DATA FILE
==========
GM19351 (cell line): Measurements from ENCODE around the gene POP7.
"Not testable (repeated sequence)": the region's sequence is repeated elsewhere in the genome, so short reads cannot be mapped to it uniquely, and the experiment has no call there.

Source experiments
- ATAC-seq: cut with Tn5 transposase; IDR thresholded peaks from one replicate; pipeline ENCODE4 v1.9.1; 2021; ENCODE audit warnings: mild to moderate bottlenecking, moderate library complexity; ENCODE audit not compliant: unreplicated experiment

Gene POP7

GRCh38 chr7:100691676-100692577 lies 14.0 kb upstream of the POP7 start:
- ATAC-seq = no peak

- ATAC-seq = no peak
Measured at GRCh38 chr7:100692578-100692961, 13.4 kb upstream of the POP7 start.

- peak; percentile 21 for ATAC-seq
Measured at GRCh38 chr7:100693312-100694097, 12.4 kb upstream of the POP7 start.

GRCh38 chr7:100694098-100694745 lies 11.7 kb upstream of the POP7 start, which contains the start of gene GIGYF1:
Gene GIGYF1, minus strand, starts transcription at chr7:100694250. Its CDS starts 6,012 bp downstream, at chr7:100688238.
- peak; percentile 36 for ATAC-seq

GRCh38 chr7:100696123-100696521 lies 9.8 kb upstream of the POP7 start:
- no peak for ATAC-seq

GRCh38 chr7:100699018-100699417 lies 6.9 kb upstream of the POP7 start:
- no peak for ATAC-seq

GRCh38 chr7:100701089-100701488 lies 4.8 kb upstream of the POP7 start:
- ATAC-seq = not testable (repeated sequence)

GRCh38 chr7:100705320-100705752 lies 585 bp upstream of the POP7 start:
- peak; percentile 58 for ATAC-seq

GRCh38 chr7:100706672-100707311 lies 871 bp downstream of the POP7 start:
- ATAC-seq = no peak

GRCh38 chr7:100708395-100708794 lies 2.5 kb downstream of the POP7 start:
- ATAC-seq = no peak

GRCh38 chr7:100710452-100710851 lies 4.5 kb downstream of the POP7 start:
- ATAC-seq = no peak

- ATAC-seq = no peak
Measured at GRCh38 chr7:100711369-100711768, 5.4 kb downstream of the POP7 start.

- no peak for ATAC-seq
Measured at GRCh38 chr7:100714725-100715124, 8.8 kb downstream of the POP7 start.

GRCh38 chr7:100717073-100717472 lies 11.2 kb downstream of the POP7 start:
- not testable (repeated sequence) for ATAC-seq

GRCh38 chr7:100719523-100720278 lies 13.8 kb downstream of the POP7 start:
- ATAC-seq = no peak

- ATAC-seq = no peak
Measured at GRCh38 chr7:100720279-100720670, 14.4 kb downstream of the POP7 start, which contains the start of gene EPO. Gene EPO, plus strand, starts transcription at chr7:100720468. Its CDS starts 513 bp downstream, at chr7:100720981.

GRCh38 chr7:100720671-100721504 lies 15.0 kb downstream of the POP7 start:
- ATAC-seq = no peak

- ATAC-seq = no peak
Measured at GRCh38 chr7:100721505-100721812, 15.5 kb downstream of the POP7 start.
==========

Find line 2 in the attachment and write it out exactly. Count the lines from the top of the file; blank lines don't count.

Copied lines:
"Not testable (repeated sequence)": the region's sequence is repeated elsewhere in the genome, so short reads cannot be mapped to it uniquely, and the experiment has no call there.